If you're interested to know how the Vantage v2 compares against the Vantage M2, read all about it here: Polar Vantage M2 vs Vantage V2.
Huawei is after the big dogs of the running watch market with the Watch GT Runner. The company's first foray into the field of specialised performance wearables is built on the Huawei Watch GT 3 platform that, at least in our opinion, is an excellent smartwatch on its own terms.
Compared to the sporty Watch GT 3, the Watch GT Runner lost some of the heft, kept all the sensors and added more running-specific features, creating an affordable running watch that's easy to use (and like). The AI Running Coach feature is similar to Garmin's Running Coach, but here, the watch talks a lot more (literally) and informs you about everything from pace to heart rate as you run.
Sadly, the Watch GT Runner is only available in the UK and Europe, and as of now, we haven't got any information about when will it become available in Australia and the US. If you live in either the UK or Europe, you'd be silly not to try out the Watch GT Runner.
Read our full Huawei Watch GT Runner review for more info about his excellent running watch.
The Garmin Forerunner 245 Music is an excellent GPS running watch option for the price-conscious runner. Other multi-sport watches, like the Garmin Fenix 6 Pro or the Polar Vantage V, might provide more data but for the low price point, the Garmin Forerunner 245 Music is a more than a capable device, hence why it received fice stars in our Garmin Forerunner 245 review.
The GPS+GLONASS+Galileo positioning system is quick and accurate, tracking your movement outdoors with high precision. The battery can last up to seven days in smartwatch mode and six hours in GPS mode with music, meaning that you won't have to charge it more than three times in two weeks.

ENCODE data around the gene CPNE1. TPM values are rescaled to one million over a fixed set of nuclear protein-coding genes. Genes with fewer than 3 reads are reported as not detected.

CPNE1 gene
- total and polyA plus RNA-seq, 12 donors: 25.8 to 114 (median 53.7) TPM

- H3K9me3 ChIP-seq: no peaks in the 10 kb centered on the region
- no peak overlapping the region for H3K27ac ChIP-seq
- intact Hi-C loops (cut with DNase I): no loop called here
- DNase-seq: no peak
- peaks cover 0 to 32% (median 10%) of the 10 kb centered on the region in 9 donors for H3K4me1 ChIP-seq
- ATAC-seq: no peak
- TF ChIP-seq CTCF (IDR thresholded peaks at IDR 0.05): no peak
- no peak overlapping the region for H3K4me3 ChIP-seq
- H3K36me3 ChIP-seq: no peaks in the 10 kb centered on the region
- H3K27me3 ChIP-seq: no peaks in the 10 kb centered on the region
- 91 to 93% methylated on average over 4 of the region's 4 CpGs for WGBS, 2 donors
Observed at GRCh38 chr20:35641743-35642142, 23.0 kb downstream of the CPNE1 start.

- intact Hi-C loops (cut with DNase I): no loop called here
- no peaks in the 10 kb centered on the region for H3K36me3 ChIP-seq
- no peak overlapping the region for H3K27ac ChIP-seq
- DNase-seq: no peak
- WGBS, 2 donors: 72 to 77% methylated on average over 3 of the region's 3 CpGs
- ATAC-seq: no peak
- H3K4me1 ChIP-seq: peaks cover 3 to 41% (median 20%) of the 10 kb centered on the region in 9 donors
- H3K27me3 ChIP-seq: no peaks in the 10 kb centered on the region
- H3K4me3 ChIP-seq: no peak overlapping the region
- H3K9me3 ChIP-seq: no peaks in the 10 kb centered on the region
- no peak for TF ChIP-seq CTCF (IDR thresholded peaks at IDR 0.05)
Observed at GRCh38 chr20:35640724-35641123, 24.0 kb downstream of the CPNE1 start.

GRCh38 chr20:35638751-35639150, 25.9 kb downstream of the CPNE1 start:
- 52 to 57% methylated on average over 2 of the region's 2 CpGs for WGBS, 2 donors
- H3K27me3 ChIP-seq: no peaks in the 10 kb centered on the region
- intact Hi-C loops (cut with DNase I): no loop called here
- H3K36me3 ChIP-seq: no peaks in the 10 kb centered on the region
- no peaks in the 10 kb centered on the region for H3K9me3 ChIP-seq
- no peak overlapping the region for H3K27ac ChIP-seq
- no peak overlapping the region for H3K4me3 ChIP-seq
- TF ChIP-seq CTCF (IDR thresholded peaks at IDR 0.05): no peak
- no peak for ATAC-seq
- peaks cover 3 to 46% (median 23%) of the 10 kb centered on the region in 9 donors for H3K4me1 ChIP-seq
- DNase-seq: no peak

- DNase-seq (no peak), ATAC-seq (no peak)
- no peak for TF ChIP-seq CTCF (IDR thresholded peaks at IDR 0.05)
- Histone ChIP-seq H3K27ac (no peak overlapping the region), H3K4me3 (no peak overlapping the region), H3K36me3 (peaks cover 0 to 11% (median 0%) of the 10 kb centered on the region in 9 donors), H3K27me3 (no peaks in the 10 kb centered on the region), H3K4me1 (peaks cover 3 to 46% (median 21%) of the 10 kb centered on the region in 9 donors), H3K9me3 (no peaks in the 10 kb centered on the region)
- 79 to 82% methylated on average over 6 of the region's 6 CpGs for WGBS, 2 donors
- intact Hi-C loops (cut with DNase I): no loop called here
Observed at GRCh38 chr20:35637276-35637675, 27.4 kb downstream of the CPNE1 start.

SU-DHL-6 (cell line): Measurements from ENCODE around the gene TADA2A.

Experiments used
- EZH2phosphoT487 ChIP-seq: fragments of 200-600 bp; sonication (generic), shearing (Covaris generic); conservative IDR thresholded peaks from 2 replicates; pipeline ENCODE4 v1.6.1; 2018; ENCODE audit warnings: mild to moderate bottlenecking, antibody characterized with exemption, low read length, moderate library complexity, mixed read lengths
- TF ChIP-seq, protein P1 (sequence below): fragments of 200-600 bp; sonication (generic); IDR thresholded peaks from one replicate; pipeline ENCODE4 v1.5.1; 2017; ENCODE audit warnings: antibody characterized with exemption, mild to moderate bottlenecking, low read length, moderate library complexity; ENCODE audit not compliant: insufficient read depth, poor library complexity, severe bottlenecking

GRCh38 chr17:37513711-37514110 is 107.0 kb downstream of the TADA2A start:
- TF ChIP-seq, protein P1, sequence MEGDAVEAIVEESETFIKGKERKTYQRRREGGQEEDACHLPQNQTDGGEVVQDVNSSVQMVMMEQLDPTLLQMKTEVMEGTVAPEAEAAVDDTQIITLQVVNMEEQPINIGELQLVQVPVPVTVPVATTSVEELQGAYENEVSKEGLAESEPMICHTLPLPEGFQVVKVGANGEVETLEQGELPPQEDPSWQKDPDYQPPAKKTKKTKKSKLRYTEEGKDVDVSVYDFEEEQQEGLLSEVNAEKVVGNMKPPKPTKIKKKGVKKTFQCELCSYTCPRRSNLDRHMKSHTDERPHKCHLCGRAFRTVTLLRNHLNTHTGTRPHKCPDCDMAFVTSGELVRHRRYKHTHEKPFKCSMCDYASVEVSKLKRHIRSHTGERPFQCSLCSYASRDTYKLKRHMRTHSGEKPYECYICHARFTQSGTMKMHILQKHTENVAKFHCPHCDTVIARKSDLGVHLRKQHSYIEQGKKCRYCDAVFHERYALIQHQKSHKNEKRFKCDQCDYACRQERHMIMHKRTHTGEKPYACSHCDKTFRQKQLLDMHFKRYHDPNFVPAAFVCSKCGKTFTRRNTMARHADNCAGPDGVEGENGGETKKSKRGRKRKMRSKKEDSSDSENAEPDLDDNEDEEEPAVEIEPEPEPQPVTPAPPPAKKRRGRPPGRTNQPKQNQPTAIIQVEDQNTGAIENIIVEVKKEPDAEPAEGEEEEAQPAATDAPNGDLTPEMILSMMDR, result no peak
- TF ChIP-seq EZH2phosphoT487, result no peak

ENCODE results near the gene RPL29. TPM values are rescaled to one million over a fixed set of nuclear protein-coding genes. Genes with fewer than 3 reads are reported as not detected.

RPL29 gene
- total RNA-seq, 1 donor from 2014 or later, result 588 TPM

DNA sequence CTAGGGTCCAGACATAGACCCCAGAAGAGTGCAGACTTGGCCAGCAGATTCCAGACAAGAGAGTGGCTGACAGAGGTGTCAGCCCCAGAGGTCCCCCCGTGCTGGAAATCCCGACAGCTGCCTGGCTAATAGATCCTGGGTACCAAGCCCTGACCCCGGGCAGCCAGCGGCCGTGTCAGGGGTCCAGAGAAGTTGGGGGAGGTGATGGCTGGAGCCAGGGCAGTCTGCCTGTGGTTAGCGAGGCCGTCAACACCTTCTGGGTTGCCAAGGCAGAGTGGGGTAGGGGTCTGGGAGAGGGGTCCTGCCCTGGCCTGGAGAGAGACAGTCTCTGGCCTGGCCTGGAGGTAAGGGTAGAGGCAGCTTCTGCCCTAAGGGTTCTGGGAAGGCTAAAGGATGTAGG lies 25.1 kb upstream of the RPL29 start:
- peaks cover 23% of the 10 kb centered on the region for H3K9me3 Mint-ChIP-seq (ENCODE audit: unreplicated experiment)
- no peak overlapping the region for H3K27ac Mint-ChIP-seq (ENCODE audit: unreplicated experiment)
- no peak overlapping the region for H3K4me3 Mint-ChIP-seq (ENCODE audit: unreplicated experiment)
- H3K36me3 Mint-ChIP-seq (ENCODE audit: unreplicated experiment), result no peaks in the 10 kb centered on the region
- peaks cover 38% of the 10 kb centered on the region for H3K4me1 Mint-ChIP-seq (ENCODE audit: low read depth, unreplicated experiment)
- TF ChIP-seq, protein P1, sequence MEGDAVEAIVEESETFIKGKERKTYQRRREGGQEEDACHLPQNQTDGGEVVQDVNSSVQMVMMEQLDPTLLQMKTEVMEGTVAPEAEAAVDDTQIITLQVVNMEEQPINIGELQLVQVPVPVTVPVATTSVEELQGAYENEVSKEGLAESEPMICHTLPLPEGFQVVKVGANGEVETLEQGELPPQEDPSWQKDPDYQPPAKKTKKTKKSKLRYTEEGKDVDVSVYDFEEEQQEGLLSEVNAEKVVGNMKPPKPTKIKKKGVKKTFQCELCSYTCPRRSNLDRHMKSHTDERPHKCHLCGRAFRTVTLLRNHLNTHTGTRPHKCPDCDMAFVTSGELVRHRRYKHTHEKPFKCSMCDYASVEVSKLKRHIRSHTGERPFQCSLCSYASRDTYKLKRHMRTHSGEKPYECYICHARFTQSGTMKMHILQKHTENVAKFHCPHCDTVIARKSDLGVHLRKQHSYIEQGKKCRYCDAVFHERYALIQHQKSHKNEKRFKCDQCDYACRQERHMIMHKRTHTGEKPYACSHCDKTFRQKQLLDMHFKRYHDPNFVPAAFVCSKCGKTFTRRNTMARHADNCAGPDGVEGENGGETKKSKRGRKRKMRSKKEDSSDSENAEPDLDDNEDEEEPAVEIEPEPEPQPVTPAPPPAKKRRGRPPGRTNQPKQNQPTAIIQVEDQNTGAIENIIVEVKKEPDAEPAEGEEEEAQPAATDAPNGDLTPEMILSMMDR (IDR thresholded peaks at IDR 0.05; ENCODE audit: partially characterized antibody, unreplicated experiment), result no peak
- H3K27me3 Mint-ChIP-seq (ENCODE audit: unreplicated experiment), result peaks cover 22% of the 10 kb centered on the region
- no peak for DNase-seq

The Garmin Forerunner 245 Music also supports Garmin Coach, an adaptive training guide that can train you to run a certain distance (5k, 10k or half marathon) within a certain time limit set by you. The plan adapts to your training load and progression and adjusts it accordingly.
You can check your progress and pore over data from previous activities using the Garmin Connect app. You can also collect badges for a range of activities in the app, a fun way to stay motivated!
The Garmin Forerunner 245 Music is a bit on the light side, though, which is great for running, not so much if you're after that premium smartwatch feel. That said, the Forerunner 245 is not as light as the Coros Pace 2, which, according to Coros, is the lightest running watch on the market today.
How do the two watches compare? Find out here: Garmin Forerunner 245 vs Coros Pace 2.
The Polar Pacer Pro (link to our full review) is one of the best Polar watches, especially if you aren't too keen on touch screen operation. It's definitely better value for money than the Vantage V2, although the latter has more features and tests.
The new screen is brighter and easier to read in broad daylight. The Pacer Pro works faster than the Vantage M2, its closest predecessor, which is evident when looking at screen transitions and load times.
The addition of extra features, such as running power and the different tests, was also a good call from Polar and further increased the 'getting your money's worth' appeal of the Pacer Pro.
Sadly, once you zoom out and look at the broader running watch market, things will look less rosy for the Pacer Pro almost immediately. There are numerous AMOLED running watches for the same price (e.g. Huawei Watch GT Runner) or cheaper MIP watches with a more robust training ecosystem (e.g. COROS Pace 2) – why would you choose the Pacer Pro over these?
Polar needs to completely overhaul the user interface of its watches and maybe even rethink the Polar Flow app. Why can't a running watch released in 2022 connect to the app without me pressing a button? Where is my AMOLED Polar running watch? In the age when many people use the Apple Watch Series 7 for running, the Pacer Pro simply can't keep pace with its competition.